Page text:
Wednesday, September 7, 2011

Beyond Talking Vegetables - The Secret of Kells

As a pastor and a Christian educator I know more than anyone that it is hard to find quality video resources on matters of faith for children. Movies are either out of date or theologically inconsistent with the views of progressive to mainline Christians. It is all too easy to go to ones local commercial Christian bookstore and pick up a video from the movie section with no awareness that it may not be a helpful religious influence on your children.

I will admit that videos like Veggie Tales have a certain place in the process, and some of them do provide a helpful tool for biblical literacy, but past preschool and kindergarten they are a fairly shallow educational resource for faith development.
I hope to provide here periodic suggestions for movies and other resources – some overtly religious and some with more subtle religious messages. I can’t help but start with my most recent favorite animated feature – The Secret of Kells (Academy Award Nominee 2010).

While it may not seem like a traditional or attractive theme for a children’s movie, this imaginative account of the creation of the Irish Book of Kells, an illuminated manuscript of the Bible from the 8th century, is beautiful, poignant and magical.

Here is just a peek: In this scene Brendon, a young monk in training, has snuck out of the fortified monastery to seek out berries for an esteemed illuminator (Brother Aiden) that will brighten his inks. In the forest he meets a wood fairy, Ashling, who becomes his muse and companion.

Here are just some of the themes that make this a worthwhile film to share with your children:

·         Turning Darkness to Light: this is a theme throughout the film and is how the monks describe both the Book of Kells and the hope that they have for the world. Faced with invading Vikings and the struggle to maintain the great books of western civilization, the monks declare repeatedly that the Book will be their salvation. Hope lies beyond the book as well, as the brothers and the community provide a glimpse of the light through their caring for one another. It is a dark time in which they live (some would say in which we live as well), but the Book has the potential to change all of that.

Obviously this connects intrinsically with the biblical theme of God’s Word and that Word bringing light to the world – a light that the darkness could not overcome.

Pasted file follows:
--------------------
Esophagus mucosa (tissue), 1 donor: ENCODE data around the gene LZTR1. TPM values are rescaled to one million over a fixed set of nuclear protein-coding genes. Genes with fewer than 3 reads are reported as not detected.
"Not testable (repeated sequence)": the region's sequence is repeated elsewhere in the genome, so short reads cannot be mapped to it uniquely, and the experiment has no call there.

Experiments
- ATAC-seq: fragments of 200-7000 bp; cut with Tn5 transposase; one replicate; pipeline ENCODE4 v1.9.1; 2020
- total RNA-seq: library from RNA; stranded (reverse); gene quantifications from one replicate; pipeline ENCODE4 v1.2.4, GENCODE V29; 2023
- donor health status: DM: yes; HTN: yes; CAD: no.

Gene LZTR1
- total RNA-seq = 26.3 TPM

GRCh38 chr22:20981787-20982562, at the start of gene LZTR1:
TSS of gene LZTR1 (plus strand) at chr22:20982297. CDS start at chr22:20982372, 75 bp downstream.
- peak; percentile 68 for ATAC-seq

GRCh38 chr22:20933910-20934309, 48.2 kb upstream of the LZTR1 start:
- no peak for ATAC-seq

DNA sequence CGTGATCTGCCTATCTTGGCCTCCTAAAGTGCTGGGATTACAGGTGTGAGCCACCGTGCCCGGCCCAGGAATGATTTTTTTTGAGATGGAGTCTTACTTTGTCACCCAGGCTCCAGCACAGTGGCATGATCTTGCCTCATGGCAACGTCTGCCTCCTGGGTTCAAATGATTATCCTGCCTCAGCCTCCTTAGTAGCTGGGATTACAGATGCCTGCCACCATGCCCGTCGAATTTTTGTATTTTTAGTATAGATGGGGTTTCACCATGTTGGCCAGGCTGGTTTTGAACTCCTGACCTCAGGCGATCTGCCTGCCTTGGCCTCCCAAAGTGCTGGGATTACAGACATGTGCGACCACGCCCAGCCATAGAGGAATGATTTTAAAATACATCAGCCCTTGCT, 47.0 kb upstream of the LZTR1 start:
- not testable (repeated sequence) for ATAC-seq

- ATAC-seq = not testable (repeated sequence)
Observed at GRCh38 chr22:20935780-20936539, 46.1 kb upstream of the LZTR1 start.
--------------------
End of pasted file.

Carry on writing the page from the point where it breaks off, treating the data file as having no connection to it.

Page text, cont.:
·         Being Called by God: Brendon’s calling to complete the Book of Kells expands throughout the film. First bubbling up in his interest and fascination with the work of the illuminators, it then takes flesh in his irresistible urges to sneak inside the book. When Brother Aiden tells him that it will be his responsibility to complete the book, he shies away from the task just as so many biblical figures did when called to do God’s work. But ultimately Brendon answers that call and does the hard work that it takes to live up to it. By the end of the film we see him as an adult who who has completed his life’s work and has lived into who God has created him to be.

·         Regret and Reconciliation: This theme plays out in many ways, most obviously in Brendon’s relationship with his uncle the Abbot of Kells. The Abbot thinks only of protecting the community by building a defensive wall against the Vikings. Brendon thinks only of the Book and how he can spend more time becoming a master illuminator. It is a classic conflict between passion and practicality, optimism and pessimism, fear and innocence. At the climax of the film we come to believe that there will be no chance for reconciliation between the two, when they are separated in the inevitable Viking attack, yet reconciliation does come at the end. Both Brendon, now a grown man, and his uncle confess to the other their inability to understand in the moment what drove the other. In their reunion we see the potential for restored relationships, for growth and change (even in adults) and for new life where it had seemed hope had been lost.

I would love to be able to tell you that my son (in the ten times that he has watched this movie already) has learned all of these important lessons. Probably they have not yet sunk in. Most likely the thing that brings him back to the film again and again is the magic of Ashling and the beauty of the illustrations. If it means I don’t have to watch a zucchini save the Jews, that is good enough for me.
I can't help but include one more clip...this is our favorite part, as Ashling and Aiden's cat Pangur Ban (Gaelic for mist) help to sneak Brendon out of his confinement.

1 comment:

  1. Well, you know I love this movie.... someone very cool recommended it to my six year-old son. :)